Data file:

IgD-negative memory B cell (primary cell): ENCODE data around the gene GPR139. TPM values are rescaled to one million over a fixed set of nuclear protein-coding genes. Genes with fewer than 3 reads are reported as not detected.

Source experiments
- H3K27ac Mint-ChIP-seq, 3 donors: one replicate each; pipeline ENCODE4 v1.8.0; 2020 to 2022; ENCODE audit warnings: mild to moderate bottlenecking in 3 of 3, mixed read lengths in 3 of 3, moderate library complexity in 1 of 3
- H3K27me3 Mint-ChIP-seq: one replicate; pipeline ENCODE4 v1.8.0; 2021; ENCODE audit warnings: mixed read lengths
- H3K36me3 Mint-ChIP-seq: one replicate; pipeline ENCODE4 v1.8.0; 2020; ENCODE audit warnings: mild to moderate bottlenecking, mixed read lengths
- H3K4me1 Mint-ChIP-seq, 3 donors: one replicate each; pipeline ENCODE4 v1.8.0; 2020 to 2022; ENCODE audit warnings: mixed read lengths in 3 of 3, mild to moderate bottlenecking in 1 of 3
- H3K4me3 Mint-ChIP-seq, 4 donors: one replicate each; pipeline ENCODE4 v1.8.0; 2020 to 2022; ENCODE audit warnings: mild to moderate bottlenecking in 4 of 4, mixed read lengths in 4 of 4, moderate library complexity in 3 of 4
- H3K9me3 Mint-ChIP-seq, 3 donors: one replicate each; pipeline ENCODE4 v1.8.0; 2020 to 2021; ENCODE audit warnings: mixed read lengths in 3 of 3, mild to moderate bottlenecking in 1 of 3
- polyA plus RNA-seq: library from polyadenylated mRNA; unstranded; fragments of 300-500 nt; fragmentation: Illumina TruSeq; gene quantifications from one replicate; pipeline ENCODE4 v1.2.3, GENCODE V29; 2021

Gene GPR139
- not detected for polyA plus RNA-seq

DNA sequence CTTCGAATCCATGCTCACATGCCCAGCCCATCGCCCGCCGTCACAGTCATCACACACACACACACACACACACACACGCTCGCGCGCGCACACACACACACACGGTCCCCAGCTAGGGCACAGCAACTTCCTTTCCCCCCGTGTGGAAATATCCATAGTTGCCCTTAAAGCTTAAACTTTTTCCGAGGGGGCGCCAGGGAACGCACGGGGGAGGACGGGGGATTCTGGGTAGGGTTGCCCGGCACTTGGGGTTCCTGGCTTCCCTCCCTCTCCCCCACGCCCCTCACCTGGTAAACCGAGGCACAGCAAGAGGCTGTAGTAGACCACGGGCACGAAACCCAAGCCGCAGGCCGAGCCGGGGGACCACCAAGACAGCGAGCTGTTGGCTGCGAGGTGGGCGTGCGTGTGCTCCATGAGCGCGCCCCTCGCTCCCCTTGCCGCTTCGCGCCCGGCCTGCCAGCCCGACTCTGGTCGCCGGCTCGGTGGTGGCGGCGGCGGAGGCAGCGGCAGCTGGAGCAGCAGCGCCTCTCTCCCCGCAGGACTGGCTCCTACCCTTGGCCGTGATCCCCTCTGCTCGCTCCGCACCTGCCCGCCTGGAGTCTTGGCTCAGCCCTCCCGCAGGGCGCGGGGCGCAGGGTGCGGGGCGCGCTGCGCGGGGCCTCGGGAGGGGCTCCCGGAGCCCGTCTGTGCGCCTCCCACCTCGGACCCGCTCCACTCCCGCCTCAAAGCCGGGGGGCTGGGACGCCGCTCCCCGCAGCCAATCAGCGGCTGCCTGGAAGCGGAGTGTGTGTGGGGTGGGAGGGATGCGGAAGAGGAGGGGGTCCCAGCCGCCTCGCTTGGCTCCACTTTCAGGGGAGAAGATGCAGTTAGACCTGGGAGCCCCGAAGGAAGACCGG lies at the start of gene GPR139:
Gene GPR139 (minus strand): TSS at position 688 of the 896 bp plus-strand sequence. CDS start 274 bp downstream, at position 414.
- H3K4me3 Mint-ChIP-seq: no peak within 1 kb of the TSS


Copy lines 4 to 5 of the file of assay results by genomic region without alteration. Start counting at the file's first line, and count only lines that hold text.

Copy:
- H3K27me3 Mint-ChIP-seq: one replicate; pipeline ENCODE4 v1.8.0; 2021; ENCODE audit warnings: mixed read lengths
- H3K36me3 Mint-ChIP-seq: one replicate; pipeline ENCODE4 v1.8.0; 2020; ENCODE audit warnings: mild to moderate bottlenecking, mixed read lengths